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Old 02-22-2006, 04:05 PM   #1
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Water flow problem

Let me start with some background info...


Currently running:

1 Marineland Emperor 400 filter (double bio wheel, 400 GPH)
http://www.marineland.com/products/c...on_emperor.asp

1 Marineland Penguin Powerhead 660 (170 GPH Water Pump)
http://www.marineland.com/products/c...con_pheads.asp


My problem:

The Emperor filter is on the right side of the tank...it keeps the water and sand looking clean and constantly moving.

The Penguin powerhead is on the left side of the tank at the top and is not working as well. There are large amounts of brown algae that only grows on the left side of the tank. I think its due to lack of water flow...also the left side of the tank just doesn't look as clean or nice as the right.

We have tried repositioning the powerhead in several different places, or even going right up against the glass, and nothing seems to work.

QUESTION: My powerhead says "Submersible" on the package and it shows it submersed in the picture on the front. However, seeing as how it has a cord that plugs in I just couldn't imagine it being completely under the water...of course most of it is, but I read another post on AA about how a guy was putting his midway down his tank....truely submersed. Can I do this too???? It doesn't seem possible with the eletrical issue. Plus it would just look ugly...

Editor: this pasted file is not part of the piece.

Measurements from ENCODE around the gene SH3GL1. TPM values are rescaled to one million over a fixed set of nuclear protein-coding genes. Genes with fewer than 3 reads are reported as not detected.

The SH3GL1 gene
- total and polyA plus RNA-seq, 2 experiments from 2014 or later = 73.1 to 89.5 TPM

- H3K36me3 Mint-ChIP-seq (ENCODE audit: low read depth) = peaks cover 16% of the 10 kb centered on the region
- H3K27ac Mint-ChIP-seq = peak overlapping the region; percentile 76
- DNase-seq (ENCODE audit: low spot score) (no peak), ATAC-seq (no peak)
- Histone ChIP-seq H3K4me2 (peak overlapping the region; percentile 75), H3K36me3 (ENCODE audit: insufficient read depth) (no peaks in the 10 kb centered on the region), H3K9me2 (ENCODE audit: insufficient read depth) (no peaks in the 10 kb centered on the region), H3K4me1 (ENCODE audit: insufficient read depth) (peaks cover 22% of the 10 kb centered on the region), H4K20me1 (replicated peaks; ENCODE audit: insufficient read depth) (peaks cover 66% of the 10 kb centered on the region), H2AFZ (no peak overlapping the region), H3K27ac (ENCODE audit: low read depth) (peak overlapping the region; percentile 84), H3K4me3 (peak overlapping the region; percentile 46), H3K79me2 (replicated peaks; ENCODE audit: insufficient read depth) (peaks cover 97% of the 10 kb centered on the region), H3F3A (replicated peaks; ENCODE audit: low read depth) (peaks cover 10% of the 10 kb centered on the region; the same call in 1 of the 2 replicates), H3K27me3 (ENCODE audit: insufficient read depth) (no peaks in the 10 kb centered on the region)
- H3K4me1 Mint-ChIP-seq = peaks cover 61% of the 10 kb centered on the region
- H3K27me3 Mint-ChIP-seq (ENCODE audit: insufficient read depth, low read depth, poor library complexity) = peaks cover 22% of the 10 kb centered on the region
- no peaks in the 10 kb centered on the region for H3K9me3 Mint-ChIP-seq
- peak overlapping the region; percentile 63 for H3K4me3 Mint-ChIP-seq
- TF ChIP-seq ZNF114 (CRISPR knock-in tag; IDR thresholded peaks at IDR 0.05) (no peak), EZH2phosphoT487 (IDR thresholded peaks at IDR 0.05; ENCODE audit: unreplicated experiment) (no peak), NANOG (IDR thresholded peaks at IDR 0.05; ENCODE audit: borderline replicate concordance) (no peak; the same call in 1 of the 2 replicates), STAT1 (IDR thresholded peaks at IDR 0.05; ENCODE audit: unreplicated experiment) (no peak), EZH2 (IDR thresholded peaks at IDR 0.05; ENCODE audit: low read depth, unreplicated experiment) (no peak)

I should also mention I don't have to extra tubing that goes from the powerhead into the sand...

OPTIONS:

1. Can I buy a second Marineland Emperor 400 filter and leave the double bio wheels out, and just use it as a "water mover" basically? (This option is another 80 bucks)

2. Try and submerge powerhead completely and put the end in the sand?? (I don't want to shock the fish, if its even possible but thats how it looks in the picture on my box)

3. Buy a wavemaker???? I don't even know where to start looking.

4. Other options


So this is where I'm stuck...just don't know which route is best/financially smart.

Any ideas?

As usual, TIA.
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Old 02-22-2006, 04:13 PM   #2
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Instead of buying another filter, just buy a PH. They are cheap, like 15 bucks or so for a 250gph PH. You can point it in the direction that you wish. They are pretty small and don't look all that aweful in a tank.
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Old 02-22-2006, 04:45 PM   #3
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Those powerheads really are fully submersible too. You can move it down close to the sand to create flow where you need it. Be careful about where you position it though if you have any livestock that could get sucked into the intake side. The ones that I use to sometimes move down low in the tank have the add-on kits that come with a large piece of foam to cover the intakes. This does make them more intrusive looking in the tank though. I don't know how big your tank is or anything, but you mentioned having to stick the end "in" the sand. That you definetly don't want to do. You can move it down close to the sand if you need to.

Is that brown algea possibly cyanobacteria? That stuff tends to grow in places where there is poor current. You can probably look around for a thread here regarding cyano and how to get rid of it. It's a real nuisance but more flow in the tank helps to get rid of it. If you do decide to add an additional powerhead, my personal preference is the maxi-jet models over the penguin models. The maxi-jets come with a much better attachment to hold it on the glass. I have 3 maxi's and 1 penguin in my 50 gallon (because I was dealing with a cyano outbreak) and the maxi's stay right where I put them. The penguin is always falling down into the tank. Hope some of this is useful.